The National Zoo's male panda, Tian Tian, and Mei have had trouble mating naturally, but Mei has conceived before via artificial insemination. Tai Shan, born in 2005, was affectionately nicknamed Butterstick among D.C. fans due to a newborn panda's tiny size, and now lives in China. Mei was artificially inseminated again on March 30 of this year. (Watch a video of Mei's first baby, Tai Shan.)

Zoo Atlanta's pandas Lun Lun and Yang Yang have also failed to mate naturally, "probably because both lack an experienced partner," Rebecca Snyder, Zoo Atlanta's curator of mammals, said by email.

Fortunately, artificial insemination at Zoo Atlanta has produced five cubs, the latest a set of twins born in July, she said.

Chinese breeding centers have also been successful at using artificial insemination, noted Marc Brody, the Wolong Nature Reserve's senior advisor for conservation and sustainable development.

In China, panda bloodlines are also filed so that experts can pair pandas that are unrelated, which increases their chances of breeding and producing healthy offspring.

Pandas have pseudopregnancies.

A hormone spike in a female panda tells scientists that one of two things will happen in 40 to 55 days: She'll either give birth, or experience the end of a pseudopregnancy, also called a false pregnancy. (Read about the costs of breeding pandas in National Geographic magazine.)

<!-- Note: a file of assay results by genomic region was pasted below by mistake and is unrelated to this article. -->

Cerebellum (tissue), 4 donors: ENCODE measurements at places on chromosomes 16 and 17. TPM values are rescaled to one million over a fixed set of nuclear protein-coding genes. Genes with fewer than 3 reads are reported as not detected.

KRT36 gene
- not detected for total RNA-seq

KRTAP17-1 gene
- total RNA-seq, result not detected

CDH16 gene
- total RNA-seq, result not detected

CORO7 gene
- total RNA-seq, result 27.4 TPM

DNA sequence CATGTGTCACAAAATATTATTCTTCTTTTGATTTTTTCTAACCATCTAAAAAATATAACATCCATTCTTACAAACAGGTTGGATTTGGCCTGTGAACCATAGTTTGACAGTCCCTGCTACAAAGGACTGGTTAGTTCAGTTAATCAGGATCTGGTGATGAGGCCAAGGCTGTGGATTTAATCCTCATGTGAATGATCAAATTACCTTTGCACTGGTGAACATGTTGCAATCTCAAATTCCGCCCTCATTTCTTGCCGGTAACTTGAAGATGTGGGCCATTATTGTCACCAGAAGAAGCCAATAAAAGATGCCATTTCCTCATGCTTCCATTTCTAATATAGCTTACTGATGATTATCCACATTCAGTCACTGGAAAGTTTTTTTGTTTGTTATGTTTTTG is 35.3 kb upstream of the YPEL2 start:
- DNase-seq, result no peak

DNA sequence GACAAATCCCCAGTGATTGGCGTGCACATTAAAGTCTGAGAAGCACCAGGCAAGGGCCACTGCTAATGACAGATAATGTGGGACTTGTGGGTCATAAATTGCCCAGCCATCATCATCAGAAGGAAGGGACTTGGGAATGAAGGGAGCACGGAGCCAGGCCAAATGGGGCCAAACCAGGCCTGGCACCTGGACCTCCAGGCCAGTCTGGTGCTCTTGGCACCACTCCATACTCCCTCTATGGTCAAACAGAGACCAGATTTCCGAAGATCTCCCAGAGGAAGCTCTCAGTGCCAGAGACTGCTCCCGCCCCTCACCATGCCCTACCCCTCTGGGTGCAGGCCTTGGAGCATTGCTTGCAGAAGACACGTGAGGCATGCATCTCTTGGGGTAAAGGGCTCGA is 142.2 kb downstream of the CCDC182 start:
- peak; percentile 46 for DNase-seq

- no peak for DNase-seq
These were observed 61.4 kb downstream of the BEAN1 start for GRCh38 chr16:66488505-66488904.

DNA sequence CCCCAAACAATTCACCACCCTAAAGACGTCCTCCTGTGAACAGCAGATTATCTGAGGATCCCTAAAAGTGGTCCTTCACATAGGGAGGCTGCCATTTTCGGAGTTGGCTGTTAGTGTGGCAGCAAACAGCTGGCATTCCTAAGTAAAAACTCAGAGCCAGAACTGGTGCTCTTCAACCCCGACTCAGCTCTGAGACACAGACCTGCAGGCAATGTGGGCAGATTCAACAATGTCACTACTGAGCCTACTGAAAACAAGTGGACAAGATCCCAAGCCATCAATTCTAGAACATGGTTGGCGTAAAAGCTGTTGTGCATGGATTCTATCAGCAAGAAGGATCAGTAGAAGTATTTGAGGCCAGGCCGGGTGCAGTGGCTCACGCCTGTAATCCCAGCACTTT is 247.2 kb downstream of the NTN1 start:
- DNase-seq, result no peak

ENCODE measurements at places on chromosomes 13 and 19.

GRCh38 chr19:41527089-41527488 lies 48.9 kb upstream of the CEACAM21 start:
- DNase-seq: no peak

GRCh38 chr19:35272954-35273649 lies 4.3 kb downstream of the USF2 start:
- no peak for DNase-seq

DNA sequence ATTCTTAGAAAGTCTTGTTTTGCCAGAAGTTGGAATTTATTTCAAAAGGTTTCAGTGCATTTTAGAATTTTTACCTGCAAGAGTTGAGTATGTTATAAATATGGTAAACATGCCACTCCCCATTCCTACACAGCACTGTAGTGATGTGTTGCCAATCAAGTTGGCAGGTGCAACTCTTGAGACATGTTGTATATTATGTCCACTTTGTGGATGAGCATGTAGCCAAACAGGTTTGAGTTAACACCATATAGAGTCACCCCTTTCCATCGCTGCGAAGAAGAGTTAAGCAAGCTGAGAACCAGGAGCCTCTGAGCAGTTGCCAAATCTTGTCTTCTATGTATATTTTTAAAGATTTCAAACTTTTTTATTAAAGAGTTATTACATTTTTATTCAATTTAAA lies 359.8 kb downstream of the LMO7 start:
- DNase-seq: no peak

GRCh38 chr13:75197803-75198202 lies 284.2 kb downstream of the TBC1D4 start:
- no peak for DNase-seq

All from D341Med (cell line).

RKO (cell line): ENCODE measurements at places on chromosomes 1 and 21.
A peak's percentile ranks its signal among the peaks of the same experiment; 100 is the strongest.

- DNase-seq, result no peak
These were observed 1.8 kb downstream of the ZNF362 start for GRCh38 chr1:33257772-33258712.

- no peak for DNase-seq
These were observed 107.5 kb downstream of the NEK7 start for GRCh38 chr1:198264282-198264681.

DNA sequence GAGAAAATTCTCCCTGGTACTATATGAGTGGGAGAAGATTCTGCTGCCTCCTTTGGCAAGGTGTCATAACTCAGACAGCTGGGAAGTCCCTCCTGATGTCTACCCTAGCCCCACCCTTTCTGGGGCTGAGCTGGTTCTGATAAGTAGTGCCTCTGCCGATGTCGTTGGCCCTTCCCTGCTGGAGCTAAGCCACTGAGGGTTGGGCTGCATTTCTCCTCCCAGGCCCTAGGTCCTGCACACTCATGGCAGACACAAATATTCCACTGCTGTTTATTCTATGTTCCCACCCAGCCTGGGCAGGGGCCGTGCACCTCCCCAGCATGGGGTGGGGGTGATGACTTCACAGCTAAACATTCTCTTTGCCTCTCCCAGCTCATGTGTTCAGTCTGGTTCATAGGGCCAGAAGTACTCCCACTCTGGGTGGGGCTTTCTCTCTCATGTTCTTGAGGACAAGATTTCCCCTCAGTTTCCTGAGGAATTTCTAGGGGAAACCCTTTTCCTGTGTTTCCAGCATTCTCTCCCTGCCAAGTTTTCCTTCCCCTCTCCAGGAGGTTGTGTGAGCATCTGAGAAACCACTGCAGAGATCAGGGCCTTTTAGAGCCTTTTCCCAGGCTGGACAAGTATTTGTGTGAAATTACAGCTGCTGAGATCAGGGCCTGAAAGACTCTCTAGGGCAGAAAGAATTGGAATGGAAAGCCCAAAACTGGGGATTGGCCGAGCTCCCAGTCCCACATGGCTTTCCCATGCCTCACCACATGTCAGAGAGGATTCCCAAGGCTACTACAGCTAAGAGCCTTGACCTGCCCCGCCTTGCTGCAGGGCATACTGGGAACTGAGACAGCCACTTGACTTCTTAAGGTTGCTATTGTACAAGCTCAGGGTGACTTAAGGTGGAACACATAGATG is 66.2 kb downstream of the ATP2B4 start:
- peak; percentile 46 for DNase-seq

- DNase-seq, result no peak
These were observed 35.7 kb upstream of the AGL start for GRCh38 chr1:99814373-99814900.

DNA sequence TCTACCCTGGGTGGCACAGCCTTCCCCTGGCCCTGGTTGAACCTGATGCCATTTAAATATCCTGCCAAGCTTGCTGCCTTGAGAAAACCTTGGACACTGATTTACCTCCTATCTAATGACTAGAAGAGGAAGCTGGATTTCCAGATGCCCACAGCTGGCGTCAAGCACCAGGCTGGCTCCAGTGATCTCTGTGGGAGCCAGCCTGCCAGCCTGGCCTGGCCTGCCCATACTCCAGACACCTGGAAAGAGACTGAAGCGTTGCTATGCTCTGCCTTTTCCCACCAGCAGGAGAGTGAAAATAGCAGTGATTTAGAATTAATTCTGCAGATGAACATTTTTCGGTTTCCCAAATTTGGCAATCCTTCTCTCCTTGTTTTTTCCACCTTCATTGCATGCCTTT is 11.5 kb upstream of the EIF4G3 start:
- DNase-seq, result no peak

According to the San Diego Zoo blog, "a pseudopregnancy occurs when a female exhibits the signs and symptoms of pregnancy when in fact she is not experiencing one."

The phenomenon—still not completely explained—has been observed in mice, dogs, and even people.

A panda fetus is extremely slow-growing, making it hard to detect pregnancy.

Giant pandas undergo what's called "delayed implantation," which means that once the egg is fertilized, everything gets puts on hold. The future fetus "virtually stops growing in the uterus and instead free-floats without growth until the time is right for it to implant in the uterine wall," the San Diego Zoo's blog explains.

That's usually within the last weeks of gestation, so zoo veterinarians often don't know if a panda is preggers until the little girl or guy pops out.

However, ultrasound technology has improved in recent years, Sutherland-Smith noted, and her team has been able to both detect pregnancies and predict roughly when Bai Yun will give birth.

Cubs are very needy and vulnerable at birth.

At three to five ounces, the hairless, blind newborn panda is 1/900th the size of its mother. According to the National Zoo, that makes it one of the smallest mammal newborns relative to its mother's size, trumped only by marsupials. Unable to move, the infant is reliant on the mother's warmth, milk, and protection to survive.